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vol.40 número121LATIN AMERICAN AND U.S. UNIVERSITIES: A FORTY YEARS ANALYSISA COMPARISON OF LATIN AMERICAN AND ASIAN PRODUCT EXPORTS TO THE UNITED STATES, 1972 TO 1999 índice de autoresíndice de materiabúsqueda de artículos
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Cuadernos de economía

versión On-line ISSN 0717-6821

Cuad. econ. v.40 n.121 Santiago dic. 2003

http://dx.doi.org/10.4067/S0717-68212003012100004 

Cuadernos de Economía, Año 40, Nº 121, pp. 413 (diciembre 2003)

LATIN AMERICA IN THE ERA OF GLOBALIZATION*

With some exceptions, the economic performance of Latin American countries in the last thirty years has been disappointing. In a period of increasing global integration, the apparent fall of Latin American countries through the ladder of development contrasts sharply with the improvement in the well being of many people around the world, specially in Asia. What is special about Latin America?

The three papers that follow present different and non-competing answers to this question. Peter Schott presents an empirical comparison of Latin America's and Asia's exports structure to the United States. He finds that Latin American manufacturing exports receive a higher price than Asian exports in product markets where the two regions compete directly. He argues that greater productive efficiency of Asian countries is a possible explanation, raising doubts on ability of Latin American countries to continue competing with Asian products in U.S. markets without technology improvements.

Bernardo Blum argues that geography _resources, location and climate- is the main determinant of the wealth level and income distribution of countries. He shows evidence that income per capita is positively related to the structure of exports. Far-away labor-abundant countries have difficulties attracting manufacturing production, and countries exporting capital-intensive manufactures show lower inequality because a large fraction of their wealth is invested in human capital. These features imply that geographical characteristics can explain a big part of the cross-country variability of income per capita and income distribution, suggesting that the role for governments is smaller than usually thought.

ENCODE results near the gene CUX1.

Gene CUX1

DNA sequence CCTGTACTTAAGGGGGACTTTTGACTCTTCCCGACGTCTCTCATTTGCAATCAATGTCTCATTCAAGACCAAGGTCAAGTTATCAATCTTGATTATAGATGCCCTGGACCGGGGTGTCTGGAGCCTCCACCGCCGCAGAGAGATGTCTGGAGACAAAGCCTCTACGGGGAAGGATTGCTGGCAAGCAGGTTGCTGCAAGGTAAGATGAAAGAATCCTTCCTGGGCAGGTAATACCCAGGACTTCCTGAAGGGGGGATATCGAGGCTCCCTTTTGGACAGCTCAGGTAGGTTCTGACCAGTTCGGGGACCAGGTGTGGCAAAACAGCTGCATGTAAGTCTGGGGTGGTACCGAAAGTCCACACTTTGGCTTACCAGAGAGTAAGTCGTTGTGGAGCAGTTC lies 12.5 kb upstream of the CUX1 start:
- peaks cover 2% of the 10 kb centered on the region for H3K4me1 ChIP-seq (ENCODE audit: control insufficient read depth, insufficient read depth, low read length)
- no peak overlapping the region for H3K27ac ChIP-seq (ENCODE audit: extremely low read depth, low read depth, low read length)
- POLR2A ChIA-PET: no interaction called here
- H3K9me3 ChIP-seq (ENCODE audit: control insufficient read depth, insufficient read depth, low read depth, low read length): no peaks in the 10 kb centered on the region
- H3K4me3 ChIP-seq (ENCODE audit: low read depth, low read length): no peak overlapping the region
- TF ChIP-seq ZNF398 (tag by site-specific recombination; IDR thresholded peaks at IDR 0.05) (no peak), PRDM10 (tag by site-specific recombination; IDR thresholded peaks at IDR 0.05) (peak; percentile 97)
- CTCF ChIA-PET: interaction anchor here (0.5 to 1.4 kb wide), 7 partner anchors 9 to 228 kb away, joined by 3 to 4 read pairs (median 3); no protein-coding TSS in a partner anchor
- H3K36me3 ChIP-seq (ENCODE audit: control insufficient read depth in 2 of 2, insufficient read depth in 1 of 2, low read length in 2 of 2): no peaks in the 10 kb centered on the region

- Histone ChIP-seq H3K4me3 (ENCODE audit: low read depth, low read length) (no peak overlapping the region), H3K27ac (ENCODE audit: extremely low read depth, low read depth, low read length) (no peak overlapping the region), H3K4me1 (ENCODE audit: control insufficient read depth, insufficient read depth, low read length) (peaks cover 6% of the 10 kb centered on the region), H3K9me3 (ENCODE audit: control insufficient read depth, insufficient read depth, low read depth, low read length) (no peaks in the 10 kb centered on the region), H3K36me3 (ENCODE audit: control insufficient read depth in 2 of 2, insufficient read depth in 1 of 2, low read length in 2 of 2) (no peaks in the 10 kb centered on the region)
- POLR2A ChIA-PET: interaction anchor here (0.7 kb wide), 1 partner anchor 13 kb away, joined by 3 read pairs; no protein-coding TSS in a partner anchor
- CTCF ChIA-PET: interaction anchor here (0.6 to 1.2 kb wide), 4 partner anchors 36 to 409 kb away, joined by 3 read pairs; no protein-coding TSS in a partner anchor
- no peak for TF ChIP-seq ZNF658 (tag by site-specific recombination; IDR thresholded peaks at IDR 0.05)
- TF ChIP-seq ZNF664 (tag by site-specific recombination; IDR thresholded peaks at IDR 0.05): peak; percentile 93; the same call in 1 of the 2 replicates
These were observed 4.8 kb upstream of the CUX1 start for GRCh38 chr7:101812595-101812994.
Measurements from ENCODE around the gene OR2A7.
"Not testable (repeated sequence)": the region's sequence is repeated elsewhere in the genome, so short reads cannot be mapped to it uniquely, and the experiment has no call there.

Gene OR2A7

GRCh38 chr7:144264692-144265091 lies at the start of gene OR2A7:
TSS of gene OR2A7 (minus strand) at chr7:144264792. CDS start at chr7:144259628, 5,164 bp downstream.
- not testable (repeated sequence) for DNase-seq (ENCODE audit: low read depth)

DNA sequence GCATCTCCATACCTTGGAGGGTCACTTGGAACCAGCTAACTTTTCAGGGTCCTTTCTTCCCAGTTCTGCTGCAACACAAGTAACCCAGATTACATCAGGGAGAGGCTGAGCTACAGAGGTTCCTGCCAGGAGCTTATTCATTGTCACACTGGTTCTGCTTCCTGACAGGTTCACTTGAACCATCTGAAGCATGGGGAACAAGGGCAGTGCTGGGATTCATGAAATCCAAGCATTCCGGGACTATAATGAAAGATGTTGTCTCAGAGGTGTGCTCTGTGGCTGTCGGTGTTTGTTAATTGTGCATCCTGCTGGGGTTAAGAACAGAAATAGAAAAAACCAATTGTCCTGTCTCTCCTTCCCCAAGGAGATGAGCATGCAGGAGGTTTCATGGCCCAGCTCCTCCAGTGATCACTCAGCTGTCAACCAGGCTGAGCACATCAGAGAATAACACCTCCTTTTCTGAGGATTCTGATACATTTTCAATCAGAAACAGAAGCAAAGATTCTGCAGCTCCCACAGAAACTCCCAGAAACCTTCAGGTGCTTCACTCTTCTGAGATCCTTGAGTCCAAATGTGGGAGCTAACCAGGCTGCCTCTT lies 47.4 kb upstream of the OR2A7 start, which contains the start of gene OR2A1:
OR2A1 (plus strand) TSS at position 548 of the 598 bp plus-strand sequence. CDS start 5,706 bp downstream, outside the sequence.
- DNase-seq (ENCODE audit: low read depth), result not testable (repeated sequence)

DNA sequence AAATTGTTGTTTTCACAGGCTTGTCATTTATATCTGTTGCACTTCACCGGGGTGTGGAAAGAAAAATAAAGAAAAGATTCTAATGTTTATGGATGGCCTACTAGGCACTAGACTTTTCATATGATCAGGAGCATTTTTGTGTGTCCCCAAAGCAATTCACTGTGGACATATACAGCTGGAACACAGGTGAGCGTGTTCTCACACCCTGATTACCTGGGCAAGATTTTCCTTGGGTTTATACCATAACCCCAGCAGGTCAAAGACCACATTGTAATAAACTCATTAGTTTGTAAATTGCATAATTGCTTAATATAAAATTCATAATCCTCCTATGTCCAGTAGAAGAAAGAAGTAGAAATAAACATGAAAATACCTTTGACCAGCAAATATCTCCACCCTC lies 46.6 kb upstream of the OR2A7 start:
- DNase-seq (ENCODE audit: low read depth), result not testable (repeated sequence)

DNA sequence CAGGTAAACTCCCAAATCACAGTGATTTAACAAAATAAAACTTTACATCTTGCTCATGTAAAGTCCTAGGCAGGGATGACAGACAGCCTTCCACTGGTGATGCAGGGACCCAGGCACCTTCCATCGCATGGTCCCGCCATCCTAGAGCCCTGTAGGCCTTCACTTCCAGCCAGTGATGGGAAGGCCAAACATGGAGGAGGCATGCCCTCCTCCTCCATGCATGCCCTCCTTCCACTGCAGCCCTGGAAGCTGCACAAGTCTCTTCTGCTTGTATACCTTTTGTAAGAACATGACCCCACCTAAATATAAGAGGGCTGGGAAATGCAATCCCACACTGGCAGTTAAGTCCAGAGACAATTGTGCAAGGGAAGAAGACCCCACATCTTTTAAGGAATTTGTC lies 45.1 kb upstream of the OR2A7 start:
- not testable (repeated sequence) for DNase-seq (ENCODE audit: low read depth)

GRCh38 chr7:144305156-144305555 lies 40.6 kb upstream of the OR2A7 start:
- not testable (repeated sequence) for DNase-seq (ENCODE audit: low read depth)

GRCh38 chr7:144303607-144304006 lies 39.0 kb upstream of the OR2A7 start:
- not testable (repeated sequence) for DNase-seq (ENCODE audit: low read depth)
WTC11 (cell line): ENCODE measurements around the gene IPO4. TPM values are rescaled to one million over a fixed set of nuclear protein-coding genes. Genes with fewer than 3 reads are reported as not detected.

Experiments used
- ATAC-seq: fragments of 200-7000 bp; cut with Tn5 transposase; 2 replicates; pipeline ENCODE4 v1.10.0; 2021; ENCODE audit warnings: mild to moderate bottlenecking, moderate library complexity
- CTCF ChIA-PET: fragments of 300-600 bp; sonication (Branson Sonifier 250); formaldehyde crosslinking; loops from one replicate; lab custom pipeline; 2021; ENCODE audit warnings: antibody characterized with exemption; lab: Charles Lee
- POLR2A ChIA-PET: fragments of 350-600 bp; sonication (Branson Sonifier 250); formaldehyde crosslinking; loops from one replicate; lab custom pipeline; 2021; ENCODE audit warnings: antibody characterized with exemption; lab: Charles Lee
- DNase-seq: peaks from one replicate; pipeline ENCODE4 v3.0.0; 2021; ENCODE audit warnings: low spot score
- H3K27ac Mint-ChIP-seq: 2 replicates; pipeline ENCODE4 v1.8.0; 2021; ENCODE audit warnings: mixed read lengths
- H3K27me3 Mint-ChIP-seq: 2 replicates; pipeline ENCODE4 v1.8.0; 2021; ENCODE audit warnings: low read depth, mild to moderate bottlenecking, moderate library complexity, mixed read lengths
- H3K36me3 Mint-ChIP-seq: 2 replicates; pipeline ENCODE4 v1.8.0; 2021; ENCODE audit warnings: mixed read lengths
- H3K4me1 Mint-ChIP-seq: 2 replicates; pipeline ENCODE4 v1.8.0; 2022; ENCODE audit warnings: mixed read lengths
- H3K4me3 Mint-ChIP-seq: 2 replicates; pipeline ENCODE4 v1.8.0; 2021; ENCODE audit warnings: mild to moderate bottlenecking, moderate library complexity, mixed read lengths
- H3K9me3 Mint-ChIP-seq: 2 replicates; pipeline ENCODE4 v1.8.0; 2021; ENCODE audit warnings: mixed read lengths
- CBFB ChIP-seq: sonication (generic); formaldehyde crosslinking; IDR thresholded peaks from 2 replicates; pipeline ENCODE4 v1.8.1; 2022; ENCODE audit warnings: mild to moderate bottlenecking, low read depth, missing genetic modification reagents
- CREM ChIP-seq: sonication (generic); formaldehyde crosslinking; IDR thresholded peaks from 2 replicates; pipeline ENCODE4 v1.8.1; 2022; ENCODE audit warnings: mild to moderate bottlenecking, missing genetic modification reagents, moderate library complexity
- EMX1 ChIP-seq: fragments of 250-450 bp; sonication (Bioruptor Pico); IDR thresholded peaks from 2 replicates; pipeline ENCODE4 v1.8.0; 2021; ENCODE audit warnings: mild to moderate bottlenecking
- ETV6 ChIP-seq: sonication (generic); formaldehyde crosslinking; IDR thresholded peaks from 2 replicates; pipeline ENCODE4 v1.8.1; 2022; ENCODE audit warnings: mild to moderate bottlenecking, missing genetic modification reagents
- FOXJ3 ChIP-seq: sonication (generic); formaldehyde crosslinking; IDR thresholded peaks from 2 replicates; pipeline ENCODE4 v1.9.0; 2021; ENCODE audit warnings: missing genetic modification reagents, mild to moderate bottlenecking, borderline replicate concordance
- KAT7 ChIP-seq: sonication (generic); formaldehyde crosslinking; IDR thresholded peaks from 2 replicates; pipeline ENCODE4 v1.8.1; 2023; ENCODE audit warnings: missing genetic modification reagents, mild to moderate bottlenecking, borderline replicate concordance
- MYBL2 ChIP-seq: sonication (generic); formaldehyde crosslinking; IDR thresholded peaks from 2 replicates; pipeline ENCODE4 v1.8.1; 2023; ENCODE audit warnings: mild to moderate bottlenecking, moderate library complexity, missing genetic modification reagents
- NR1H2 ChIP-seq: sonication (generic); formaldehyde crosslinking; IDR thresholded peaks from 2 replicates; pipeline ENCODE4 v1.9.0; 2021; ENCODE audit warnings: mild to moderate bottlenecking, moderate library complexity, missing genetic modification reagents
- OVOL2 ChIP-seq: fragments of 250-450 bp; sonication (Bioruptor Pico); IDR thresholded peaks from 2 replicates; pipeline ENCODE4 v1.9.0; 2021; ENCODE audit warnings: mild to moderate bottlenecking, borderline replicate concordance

Finally, Sebastián Claro argues that part of the poor economic performance of Latin American countries can be associated with their fear to embrace global integration. In a world dominated by international technology differences, integration in product and capital markets push countries toward specialization. The introduction of policy distortions to avoid specialization can generate important output and employment costs, as well as disruption of capital inflows. Rather than confronting globalization, encouraging technological innovations is key to improve the standards of living.


Keywords: Trade, Unit Values, Globalization, Technology Differences, Geography, Wage Inequality.

JEL Classification: F1, F2, F32, F4.

* This introduction was written by Sebastián Claro, Department of Economics, Catholic University of Chile, Email: sclaro@faceapuc.cl

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